I think it is shortsighted of the folk there, but I can get their (to me) arrogance.
Gaah, for them, re 40% of the building. But also, dare I say dumb?
The Wall Street Journal Pricing Plan
If you want to subscribe to The Wall Street Journal, here are your options:
Full print and digital access: $37 a month or $441 a year
Print only: $30 a month; $363 a year
Digital Plus (Web and mobile devices): $18 a month; $216 a year
Tablet edition: $1.99 per day single copy; $17 a month; $207 a year.
Web only: $13 a month; $155 a year
(The note at the bottom of this post explains how I calculated these.)
The Wall Street Journal and The New York Times compete on newsstands in New York. (Mark Lennihan/AP)
The Journal’s pricing structure seems pretty straightforward. The Web is by far the cheapest subscription option. Mobile access costs about $5 more per month than basic Web access. Accessing print and digital editions costs $7 more a month than print alone.
As a consumer, those are clear choices. Though I may wish for a lower price for digital and mobile access, the structure makes sense.
So my cheapest option to access the Journal online and via iPad and iPhone apps would be the Tablet edition package, which would cost me $207 a year. I can read the paper online, on my iPhone or on my iPad, and I don’t need to have the print edition delivered.
The New York Times Pricing Plan
The Times is not so straightforward in its approach. There are more print subscription packages for the Times, which publishes every day compared to the Journal’s six days a week. And the delivery rates are higher for the rest of the country outside the New York metro area.
As with the Journal, any print subscription includes full access to the website, iPad and smartphone apps.
Home delivery outside of New York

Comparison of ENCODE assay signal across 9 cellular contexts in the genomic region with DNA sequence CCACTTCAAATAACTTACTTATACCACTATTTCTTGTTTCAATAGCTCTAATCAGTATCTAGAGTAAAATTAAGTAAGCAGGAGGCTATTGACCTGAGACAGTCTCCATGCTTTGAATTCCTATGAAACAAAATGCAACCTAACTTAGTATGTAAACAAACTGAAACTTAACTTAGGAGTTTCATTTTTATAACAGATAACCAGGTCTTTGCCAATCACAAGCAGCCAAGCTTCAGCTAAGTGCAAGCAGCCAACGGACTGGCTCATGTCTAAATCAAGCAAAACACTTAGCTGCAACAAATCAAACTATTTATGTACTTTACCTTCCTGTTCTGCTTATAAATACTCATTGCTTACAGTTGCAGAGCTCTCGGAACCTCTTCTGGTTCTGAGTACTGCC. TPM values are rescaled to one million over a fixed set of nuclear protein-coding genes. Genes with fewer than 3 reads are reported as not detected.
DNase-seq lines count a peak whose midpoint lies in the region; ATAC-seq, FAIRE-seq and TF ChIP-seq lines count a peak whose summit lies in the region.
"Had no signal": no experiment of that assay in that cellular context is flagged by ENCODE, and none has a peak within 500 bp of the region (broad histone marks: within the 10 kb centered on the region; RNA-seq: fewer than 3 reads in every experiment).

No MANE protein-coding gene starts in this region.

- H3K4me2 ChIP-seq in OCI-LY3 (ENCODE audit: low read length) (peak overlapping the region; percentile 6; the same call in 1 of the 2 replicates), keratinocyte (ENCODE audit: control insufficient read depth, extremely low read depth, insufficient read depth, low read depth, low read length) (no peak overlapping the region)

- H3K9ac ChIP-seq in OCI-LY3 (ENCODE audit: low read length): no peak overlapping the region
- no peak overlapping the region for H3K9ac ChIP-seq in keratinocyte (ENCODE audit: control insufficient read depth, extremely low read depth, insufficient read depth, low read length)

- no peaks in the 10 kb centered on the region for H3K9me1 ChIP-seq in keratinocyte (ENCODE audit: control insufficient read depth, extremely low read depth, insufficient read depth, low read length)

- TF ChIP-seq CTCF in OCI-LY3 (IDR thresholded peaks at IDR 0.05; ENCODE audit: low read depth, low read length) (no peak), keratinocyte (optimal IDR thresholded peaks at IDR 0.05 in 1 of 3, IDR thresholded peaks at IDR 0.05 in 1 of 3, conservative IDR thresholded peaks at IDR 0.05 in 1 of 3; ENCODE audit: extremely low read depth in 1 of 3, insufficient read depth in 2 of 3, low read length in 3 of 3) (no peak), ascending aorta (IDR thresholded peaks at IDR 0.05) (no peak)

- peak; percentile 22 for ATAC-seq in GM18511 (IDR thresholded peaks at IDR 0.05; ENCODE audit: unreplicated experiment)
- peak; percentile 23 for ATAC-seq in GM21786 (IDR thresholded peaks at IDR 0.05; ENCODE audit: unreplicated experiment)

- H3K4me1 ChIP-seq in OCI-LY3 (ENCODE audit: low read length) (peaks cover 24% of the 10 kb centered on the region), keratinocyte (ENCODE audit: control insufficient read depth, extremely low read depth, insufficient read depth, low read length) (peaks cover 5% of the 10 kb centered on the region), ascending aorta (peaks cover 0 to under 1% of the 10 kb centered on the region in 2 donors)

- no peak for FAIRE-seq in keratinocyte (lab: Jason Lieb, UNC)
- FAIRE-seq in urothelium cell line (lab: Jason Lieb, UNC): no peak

7 Days: $64 a month or $770 a year
Friday-Sunday: $45 a month or $541 a year
Sunday: $33 a month or $390 a year
Weekday: $32 a month or $385 a year
Web and smartphone apps: $16 a month or $195 a year
Web and tablet apps: $22 a month or $260 a year
Web, smartphone and tablet apps: $38 a month or $455 a year
Marginal cost is zero. Once the site is constructed and content added, it costs them nothing to allow one more person access. Certainly, they aren't paying for paper or delivery, which makes $15.00/month very, very high.
I could have renewed my recent subscription to the Wall Street Journal at a cost of $248/year. Too much, even though it's a good paper. I won't go over $150, and they know it. The choice is theirs.
Interstitial ads from Lincoln on The Times' website are offering some readers "Free, Unlimited Access to NYTimes.com" for the rest of the year.
The value of that offer is close to $150. There's no catch, either -- you just have to be selected.
The offer will be made to about 200,000 of the Times's heaviest online readers who aren't home delivery subscribers, according to Lincoln, which expects about 100,000 people will actually activate it.